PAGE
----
Research Letter

Sorafenib-Induced Acute Generalized Exanthematous Pustulosis

Author Affiliation(s)


Acute generalized exanthematous pustulosis (AGEP) is a severe cutaneous adverse reaction (SCAR), with an incidence rate between 1 and 5 cases per million per year. Clinically, AGEP is characterized by the abrupt onset of edematous erythema and widespread small sterile pustules. Fever with leukocytosis generally accompany cutaneous findings and mucous membrane may also be affected; the mortality rate of AGEP is up to 5%. The main differential diagnosis of AGEP with generalized pustular psoriasis is often challenging [ 1 ] .

Case Presentation

A 62-year-old man with HBV-related chronic hepatitis was referred to our Dermatology Unit for the acute onset of skin and mucosal lesions associated with fever, 7 days since the start of oral sorafenib 400 mg twice daily. for radiation therapy-refractory stage IV hepatocellular carcinoma. Past medical history was negative for psoriasis. On physical examination, numerous disseminated tiny non-follicular pustules were observed overlying confluent erythematous macules on his trunk and limbs, involving about 75% of the body surface area ( Figure 1 ). Furred tongue and desquamation of the lips were also present. Body temperature was 38.5 °C. No enlarged lymph nodes or hepatosplenomegaly were noticed. Complete blood count showed leukocytosis with relative neutrophilia (80%, normal range 50%–75%); serum bilirubin level was increased (3.0 mg/dL, normal range 0.3–1.2 mg/dL). Blood and skin cultures resulted negative. Histological examination of a skin biopsy showed multifocal spongiosis in the epidermis, with intraepidermal pustules containing fibrin and neutrophils. In the superficial dermis, a mixed inflammatory infiltrate composed of scattered neutrophils and lymphocytes was present ( Figure 2 ).

Figure 1 .

Confluent erythematous macules on his trunk and limbs, involving about 75% of the body surface area, d with overlying disseminated tiny non-follicular pustules.

Figure 2 .

Intraepidermal pustule containing fibrin and neutrophils; in the superficial dermis, a mixed inflammatory infiltrate composed scattered neutrophils and lymphocytes was present.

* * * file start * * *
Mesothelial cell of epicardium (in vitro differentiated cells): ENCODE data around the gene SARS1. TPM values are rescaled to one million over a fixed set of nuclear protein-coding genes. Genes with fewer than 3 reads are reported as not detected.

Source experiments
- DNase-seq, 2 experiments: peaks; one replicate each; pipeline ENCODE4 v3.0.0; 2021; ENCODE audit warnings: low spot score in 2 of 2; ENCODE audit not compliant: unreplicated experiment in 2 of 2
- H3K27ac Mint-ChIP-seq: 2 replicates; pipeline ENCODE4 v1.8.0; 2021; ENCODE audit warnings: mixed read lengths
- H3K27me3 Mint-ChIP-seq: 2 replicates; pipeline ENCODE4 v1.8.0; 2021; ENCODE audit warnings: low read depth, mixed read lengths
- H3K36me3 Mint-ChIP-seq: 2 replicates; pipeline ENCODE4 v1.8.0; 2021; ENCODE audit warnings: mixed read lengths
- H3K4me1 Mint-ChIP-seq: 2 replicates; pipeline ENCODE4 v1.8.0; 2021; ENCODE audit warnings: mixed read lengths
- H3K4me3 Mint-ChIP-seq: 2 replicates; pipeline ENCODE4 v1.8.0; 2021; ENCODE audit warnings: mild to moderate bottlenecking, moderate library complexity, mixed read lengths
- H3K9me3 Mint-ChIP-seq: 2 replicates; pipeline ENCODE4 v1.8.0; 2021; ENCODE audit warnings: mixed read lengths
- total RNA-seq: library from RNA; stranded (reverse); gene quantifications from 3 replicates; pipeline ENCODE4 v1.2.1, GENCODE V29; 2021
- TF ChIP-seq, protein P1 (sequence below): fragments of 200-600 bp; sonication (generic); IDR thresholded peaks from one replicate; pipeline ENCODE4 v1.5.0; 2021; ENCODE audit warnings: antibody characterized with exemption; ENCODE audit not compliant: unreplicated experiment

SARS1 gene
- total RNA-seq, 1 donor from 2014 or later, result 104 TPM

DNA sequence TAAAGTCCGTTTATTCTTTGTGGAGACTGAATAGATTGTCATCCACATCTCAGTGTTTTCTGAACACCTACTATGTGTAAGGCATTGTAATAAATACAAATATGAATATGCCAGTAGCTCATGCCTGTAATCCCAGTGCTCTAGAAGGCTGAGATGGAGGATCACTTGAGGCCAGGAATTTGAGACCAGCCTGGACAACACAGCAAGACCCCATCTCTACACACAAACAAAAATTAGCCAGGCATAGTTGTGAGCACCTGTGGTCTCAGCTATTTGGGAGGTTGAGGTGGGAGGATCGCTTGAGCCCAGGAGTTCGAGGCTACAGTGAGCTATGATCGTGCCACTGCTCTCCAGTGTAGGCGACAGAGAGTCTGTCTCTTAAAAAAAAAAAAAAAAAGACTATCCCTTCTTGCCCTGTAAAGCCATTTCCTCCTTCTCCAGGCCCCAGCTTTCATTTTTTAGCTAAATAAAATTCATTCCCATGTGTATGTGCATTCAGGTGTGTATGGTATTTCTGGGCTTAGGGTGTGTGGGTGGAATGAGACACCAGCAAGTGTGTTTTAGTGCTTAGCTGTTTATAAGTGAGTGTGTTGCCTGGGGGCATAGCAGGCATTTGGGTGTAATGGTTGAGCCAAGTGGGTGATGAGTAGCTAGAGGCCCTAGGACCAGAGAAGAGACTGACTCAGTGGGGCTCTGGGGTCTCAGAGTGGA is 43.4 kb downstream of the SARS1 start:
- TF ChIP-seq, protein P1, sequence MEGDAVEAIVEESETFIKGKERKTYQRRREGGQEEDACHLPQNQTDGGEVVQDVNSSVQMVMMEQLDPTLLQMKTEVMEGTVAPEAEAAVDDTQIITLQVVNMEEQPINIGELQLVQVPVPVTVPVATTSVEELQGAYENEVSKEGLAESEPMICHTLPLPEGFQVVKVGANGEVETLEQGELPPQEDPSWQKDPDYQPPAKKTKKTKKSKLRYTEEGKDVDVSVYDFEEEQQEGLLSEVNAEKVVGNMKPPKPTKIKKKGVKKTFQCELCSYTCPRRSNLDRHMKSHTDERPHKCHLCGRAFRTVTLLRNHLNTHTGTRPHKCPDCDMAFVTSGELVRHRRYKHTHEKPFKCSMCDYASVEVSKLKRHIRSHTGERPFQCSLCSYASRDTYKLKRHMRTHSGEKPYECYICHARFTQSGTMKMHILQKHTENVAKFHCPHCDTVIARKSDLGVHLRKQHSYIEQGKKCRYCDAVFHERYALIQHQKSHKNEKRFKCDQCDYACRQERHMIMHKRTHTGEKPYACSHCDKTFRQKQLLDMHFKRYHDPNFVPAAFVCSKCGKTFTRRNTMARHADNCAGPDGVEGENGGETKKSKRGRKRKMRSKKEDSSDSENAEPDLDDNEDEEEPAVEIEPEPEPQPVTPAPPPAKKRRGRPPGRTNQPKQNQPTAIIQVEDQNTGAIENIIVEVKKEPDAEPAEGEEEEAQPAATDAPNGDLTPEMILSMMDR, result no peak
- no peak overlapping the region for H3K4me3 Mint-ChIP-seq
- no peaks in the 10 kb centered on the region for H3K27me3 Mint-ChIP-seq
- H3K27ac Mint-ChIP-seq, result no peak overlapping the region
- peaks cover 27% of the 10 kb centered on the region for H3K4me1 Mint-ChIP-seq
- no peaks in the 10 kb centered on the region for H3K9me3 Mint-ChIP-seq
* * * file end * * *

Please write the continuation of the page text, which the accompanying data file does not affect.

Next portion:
According to the validation score of the EuroSCAR study group [ 2 ] , a diagnosis of acute generalized exanthematous pustulosis (AGEP) was made; using the Naranjo scale [ 3 ] the skin reaction collected six points and was considered probably relate” to sorafenib ( Figure 3 ), so the drug was discontinued with steady improvement in the following days.

Figure 3 .

Naranjo Adverse Drug Reaction Probability Scale.


Sorafenib is an oral multi-kinase inhibitor that mainly targets C-RAF, B-RAF, vascular endothelial growth factor (VEGF) receptors, and platelet-derived growth factor receptor (PDGFR). The drug is approved for the treatment of both unresectable hepatocellular carcinoma and advanced renal cell carcinoma. Up to 60% patients treated with sorafenib experience cutaneous adverse events, including hand-foot skin reactions, maculo-papular exanthem, pruritus, alopecia, subungual splinter hemorrhages, seborrheic dermatitis-like eruption and erythema multiforme [ 4 ] . AGEP has been Most commonly associated with aminopenicillins, quinolones, chloroquine and sulphonamides, and to our knowledge only three cases of sorafenib-induced pustular reactions were published: one of them defined as acute localized exanthematous pustulosis (ALEP) [ 5 ] , while two reported as AGEP [ 6 , 7 ] . These evidence may suggest an increasing incidence of sorafenib-induced AGEP due to the relatively recent introduction use of this kinase-inhibitor. We therefore underline the importance of early diagnosis of AGEP during sorafenib therapy, in order to promptly withdraw the causative drug and at the same time to consider other therapeutic options for metastatic cancer.


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